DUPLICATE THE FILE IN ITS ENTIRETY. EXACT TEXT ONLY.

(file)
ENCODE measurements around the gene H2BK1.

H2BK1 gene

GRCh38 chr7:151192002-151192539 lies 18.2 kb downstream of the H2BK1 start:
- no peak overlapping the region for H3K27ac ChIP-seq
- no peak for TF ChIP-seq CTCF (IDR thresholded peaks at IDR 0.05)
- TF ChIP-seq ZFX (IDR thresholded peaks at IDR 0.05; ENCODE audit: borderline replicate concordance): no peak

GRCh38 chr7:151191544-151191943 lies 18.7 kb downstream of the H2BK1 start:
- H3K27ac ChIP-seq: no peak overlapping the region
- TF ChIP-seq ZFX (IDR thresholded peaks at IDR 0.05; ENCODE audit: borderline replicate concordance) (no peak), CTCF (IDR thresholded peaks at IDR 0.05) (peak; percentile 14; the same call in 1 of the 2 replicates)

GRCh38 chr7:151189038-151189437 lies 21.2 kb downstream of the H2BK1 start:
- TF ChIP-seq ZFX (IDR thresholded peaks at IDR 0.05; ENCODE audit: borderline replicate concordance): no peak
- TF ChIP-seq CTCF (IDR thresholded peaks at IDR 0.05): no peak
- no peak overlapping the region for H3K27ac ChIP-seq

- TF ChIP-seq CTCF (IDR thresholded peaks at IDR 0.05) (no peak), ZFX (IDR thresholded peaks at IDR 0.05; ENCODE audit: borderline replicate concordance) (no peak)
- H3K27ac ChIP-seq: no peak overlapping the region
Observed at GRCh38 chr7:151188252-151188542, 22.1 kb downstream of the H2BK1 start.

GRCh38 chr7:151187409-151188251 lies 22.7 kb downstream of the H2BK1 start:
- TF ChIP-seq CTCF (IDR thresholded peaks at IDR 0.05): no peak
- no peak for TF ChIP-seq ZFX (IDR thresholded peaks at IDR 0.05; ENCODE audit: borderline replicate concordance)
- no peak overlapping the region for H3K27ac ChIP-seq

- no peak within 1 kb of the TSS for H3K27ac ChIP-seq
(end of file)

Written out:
ENCODE measurements around the gene H2BK1.

H2BK1 gene

GRCh38 chr7:151192002-151192539 lies 18.2 kb downstream of the H2BK1 start:
- no peak overlapping the region for H3K27ac ChIP-seq
- no peak for TF ChIP-seq CTCF (IDR thresholded peaks at IDR 0.05)
- TF ChIP-seq ZFX (IDR thresholded peaks at IDR 0.05; ENCODE audit: borderline replicate concordance): no peak

GRCh38 chr7:151191544-151191943 lies 18.7 kb downstream of the H2BK1 start:
- H3K27ac ChIP-seq: no peak overlapping the region
- TF ChIP-seq ZFX (IDR thresholded peaks at IDR 0.05; ENCODE audit: borderline replicate concordance) (no peak), CTCF (IDR thresholded peaks at IDR 0.05) (peak; percentile 14; the same call in 1 of the 2 replicates)

GRCh38 chr7:151189038-151189437 lies 21.2 kb downstream of the H2BK1 start:
- TF ChIP-seq ZFX (IDR thresholded peaks at IDR 0.05; ENCODE audit: borderline replicate concordance): no peak
- TF ChIP-seq CTCF (IDR thresholded peaks at IDR 0.05): no peak
- no peak overlapping the region for H3K27ac ChIP-seq

- TF ChIP-seq CTCF (IDR thresholded peaks at IDR 0.05) (no peak), ZFX (IDR thresholded peaks at IDR 0.05; ENCODE audit: borderline replicate concordance) (no peak)
- H3K27ac ChIP-seq: no peak overlapping the region
Observed at GRCh38 chr7:151188252-151188542, 22.1 kb downstream of the H2BK1 start.

GRCh38 chr7:151187409-151188251 lies 22.7 kb downstream of the H2BK1 start:
- TF ChIP-seq CTCF (IDR thresholded peaks at IDR 0.05): no peak
- no peak for TF ChIP-seq ZFX (IDR thresholded peaks at IDR 0.05; ENCODE audit: borderline replicate concordance)
- no peak overlapping the region for H3K27ac ChIP-seq

- no peak within 1 kb of the TSS for H3K27ac ChIP-seq